You don’t have to read the whole paper, just the appendix. I have attached the post class test for today, with the solution. In the final part of the class, we looked at time weighting cash flows, why and how we do it.
Today is also usually the day that I write to you about your project, but if you are budgeting your time to immediate priorities, you should be working on the case. In case your fascination with corporate finance leads you to work on the case, here are a few suggestions on dealing with the issues.
Finally, I will have be available on Zoom tomorrow (Friday, March 23) from 12 pm - 1 pm, just for questions related to the case.
I have to warn you in advance that there are parts of the case where I have deliberately not given specific assumptions, because I want you to make your own, and check for consistency.
|3/25/22||I am still in the virtual office, but it looks like most of you are comfortable with the case (since I am not getting much business during office hours). I will not risk confusing you by adding to the points I made yesterday about the case, but I do have an in practice webcast for this week. It covers the question of whether your company's existing investments pass muster. Are they good investments? Do they generate or destroy value? To answer that question, we looked at estimating accounting returns - return on invested capital for the overall quality of an investment and the return on equity, for just the equity component. By comparing the first to the cost o capital and the second to the cost of equity, we argued that you can get a snapshot (at least for the year in question) of whether existing investments are value adding. The peril with accounting returns is that you are dependent upon accounting numbers: accounting earnings and accounting book value. In the webcast, I look at estimating accounting returns for Walmart in March 2013. Along the way, I talk about what to do about goodwill, cash and minority interests when computing return on capital and how leases can alter your perspective on a company. Here are the links:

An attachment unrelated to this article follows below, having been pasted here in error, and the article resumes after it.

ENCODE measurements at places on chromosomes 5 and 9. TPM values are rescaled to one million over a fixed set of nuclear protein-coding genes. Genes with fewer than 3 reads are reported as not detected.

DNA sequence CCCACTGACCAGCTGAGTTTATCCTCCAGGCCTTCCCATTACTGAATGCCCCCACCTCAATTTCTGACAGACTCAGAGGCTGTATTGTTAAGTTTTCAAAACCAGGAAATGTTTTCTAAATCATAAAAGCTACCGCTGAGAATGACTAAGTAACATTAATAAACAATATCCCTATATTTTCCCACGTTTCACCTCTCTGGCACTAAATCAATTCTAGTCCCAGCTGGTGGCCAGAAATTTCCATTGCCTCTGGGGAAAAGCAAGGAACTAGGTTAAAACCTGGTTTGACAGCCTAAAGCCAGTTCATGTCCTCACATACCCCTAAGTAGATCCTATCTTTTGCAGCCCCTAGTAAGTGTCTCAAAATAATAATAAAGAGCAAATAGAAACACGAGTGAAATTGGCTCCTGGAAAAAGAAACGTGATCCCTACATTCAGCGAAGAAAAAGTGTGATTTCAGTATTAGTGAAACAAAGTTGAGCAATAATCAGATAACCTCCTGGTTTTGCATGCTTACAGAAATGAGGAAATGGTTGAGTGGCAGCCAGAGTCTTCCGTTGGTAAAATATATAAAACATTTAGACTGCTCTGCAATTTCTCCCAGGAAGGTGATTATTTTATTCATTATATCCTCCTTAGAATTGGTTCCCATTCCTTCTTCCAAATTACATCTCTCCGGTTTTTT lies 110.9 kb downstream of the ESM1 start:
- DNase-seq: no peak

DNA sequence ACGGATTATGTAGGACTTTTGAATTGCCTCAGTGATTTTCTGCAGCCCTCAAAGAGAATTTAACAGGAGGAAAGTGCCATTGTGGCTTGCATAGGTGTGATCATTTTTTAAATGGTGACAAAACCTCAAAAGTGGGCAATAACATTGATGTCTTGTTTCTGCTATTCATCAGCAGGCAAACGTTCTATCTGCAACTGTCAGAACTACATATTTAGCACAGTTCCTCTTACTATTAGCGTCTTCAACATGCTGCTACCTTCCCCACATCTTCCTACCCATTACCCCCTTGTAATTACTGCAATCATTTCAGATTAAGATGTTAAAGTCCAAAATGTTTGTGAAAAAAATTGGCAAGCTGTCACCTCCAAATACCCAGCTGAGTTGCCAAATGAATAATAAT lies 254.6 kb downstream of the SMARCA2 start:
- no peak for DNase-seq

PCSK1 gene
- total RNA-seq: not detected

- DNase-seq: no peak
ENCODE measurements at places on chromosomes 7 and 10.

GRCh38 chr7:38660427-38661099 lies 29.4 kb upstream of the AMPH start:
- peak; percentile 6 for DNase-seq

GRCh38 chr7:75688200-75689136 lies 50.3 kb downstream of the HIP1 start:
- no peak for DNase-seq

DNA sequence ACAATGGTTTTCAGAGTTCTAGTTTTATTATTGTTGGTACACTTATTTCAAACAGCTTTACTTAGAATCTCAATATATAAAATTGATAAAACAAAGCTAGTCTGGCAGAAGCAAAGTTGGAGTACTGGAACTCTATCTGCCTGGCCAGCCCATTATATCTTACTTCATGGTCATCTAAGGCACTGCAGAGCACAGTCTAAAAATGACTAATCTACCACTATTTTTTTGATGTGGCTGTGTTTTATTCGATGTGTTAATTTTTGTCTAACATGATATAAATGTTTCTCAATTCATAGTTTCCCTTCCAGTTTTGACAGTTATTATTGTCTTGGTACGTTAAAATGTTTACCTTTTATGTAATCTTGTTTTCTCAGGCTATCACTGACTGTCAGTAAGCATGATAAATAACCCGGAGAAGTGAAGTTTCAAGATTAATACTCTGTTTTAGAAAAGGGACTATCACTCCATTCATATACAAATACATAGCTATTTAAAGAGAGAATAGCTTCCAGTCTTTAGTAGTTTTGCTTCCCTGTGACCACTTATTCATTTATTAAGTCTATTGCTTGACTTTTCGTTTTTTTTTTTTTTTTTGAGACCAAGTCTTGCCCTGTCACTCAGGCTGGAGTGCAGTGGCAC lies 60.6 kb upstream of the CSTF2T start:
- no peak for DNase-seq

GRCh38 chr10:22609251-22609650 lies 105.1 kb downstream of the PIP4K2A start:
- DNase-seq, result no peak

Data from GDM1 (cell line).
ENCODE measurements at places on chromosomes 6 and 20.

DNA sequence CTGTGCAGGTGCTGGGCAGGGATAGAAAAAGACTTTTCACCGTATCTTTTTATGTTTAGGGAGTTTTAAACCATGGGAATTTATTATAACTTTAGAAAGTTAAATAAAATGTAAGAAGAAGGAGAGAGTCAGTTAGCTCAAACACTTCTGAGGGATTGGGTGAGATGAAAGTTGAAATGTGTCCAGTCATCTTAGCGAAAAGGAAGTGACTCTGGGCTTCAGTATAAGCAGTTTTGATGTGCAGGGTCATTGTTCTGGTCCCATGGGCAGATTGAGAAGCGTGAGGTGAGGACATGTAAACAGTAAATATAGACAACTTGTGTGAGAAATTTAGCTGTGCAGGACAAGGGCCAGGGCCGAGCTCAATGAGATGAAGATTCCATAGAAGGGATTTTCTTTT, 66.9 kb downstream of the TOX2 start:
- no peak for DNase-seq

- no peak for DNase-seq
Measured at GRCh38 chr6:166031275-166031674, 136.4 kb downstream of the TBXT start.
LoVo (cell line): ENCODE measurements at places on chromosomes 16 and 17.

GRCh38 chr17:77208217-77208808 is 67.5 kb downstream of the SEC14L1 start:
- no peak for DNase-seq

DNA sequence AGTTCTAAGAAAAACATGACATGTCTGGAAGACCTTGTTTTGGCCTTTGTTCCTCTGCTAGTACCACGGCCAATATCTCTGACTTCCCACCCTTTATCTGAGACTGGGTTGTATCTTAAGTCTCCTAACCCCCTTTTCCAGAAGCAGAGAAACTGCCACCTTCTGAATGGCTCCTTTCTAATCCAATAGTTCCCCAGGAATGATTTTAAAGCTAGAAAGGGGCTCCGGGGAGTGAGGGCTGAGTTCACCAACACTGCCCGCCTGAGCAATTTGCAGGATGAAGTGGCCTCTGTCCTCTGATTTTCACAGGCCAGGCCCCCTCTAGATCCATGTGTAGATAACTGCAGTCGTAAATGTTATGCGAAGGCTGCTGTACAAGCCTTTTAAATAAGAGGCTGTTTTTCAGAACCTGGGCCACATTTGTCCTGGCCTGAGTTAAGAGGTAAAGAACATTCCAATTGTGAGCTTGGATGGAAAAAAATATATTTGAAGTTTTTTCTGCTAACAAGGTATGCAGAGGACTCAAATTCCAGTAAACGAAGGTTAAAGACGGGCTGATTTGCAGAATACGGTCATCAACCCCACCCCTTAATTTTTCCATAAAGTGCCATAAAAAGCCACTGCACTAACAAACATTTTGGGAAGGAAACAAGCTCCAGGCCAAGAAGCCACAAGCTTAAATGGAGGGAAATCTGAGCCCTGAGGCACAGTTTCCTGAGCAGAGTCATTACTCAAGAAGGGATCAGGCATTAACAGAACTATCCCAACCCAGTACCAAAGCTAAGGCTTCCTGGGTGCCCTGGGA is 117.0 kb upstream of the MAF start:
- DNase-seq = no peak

Walmart: https://www.stern.nyu.edu/~adamodar/pdfiles/cfovhds/webcasts/ROIC/walmart10K.pdf (10K for 2012) and https://pages.stern.nyu.edu/adamodar/pdfiles/cfovhds/webcasts/ROIC/walmart10Klast%20year.pdf(10K for 2011)
Spreadsheet for ROIC: https://www.stern.nyu.edu/~adamodar/pdfiles/cfovhds/webcasts/ROIC/walmartreturncalculator.xls
The updated version of this calculator is attached to this email. I hope you get a chance to watch the webcast. It is about 20 minutes long.
I have a guess as to what you are working on this weekend and I hope you get to wrap it up soon. In case you are interested, this week’s newsletter is attached.
Attachments: Issue 7 (March 26)
|3/27/22||I won’t take up too much of your time, but a quick heads up, about the week to come. We will continue our discussion of investment analysis tomorrow, starting with a look at how an equity-focused capital budgeting will look like, followed by assessing a project with Bookscape and the Tata Motors acquisition of Harman. On Wednesday, we will spend much of the class using the Lowe’s Furniture case to come up with general rules that govern not just investment analysis but also valuation. In the meantime, if you get done with your case early, you don’t have to wait until Wednesday to submit it. If you do submit, remember to use the subject “Lowe and behold”. While I will not send graded projects back until after class on Wednesday, it will be one item of your to-do list.|
We started by looking at to how taking an equity perspective can alter how you measure returns and cash flows, and alter the hurdle rate you use, using an iron ore project for Vale as illustration. Finally, we looked at an acquisition as a really big project, and argued that the same rules should apply to acquisitions as to regular projects. The cash flows should include any side benefits and costs and the cost of capital you use should reflect the risk of the project (target company), not the entity looking at the project (acquiring firm). We moved on to comparing NPV versus IRR as decision rules, and why they might yield different answers for mutually exclusive projects, of both same and different lives.
The case is due before class on Wednesday. We will spend much of the class using the analysis to draw general lessons. Please remember to send me your analysis as a pdf file, with the rest of your group ccd not email, with “Lowe and Behold”, as the subject, and the summary numbers on the cover page (NPV, IRR, ROIC, Accept/Reject). I notice that some of you are having trouble with the zoom link for office hours. Since it is shared with the other two classes, it might not be showing up on Brightspace, but the link is below (for both today, from 5 pm - 6 pm) and all subsequent office hours):
I usually send this email out after class, but since you will need the presentation for today’s class, I am sending it ahead of class. The bulk of today's class will be spent on the Lowe’s Case. While the case itself will soon be forgotten (as it should), I hope that some of the issues that we talked about today stay fresh. In particular, here were some of the central themes (most of which are not original):